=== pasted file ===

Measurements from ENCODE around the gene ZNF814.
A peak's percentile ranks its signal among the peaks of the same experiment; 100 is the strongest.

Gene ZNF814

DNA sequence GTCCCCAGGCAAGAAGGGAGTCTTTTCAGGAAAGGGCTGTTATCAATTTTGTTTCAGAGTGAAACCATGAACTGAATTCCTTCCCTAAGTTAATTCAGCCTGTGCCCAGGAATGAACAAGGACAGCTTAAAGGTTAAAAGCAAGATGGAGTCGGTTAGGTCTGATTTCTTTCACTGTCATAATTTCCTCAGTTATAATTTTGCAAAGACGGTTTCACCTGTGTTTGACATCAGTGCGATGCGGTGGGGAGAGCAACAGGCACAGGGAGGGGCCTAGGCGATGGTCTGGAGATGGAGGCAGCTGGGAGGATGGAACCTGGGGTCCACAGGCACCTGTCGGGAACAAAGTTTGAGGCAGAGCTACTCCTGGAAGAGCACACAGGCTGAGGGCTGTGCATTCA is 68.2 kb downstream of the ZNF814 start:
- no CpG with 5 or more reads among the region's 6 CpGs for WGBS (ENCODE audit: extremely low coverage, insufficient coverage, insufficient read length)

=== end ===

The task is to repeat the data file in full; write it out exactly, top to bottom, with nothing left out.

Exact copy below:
Measurements from ENCODE around the gene ZNF814.
A peak's percentile ranks its signal among the peaks of the same experiment; 100 is the strongest.

Gene ZNF814

DNA sequence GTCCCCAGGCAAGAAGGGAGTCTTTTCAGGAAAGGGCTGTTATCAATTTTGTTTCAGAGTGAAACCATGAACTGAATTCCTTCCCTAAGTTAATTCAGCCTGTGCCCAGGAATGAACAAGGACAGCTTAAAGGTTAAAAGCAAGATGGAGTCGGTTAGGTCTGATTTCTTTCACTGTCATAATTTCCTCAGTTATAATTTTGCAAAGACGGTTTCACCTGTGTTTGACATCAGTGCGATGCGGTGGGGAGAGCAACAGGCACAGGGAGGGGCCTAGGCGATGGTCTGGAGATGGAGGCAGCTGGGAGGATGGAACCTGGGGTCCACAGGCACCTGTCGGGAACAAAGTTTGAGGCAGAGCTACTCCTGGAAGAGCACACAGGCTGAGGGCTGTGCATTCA is 68.2 kb downstream of the ZNF814 start:
- no CpG with 5 or more reads among the region's 6 CpGs for WGBS (ENCODE audit: extremely low coverage, insufficient coverage, insufficient read length)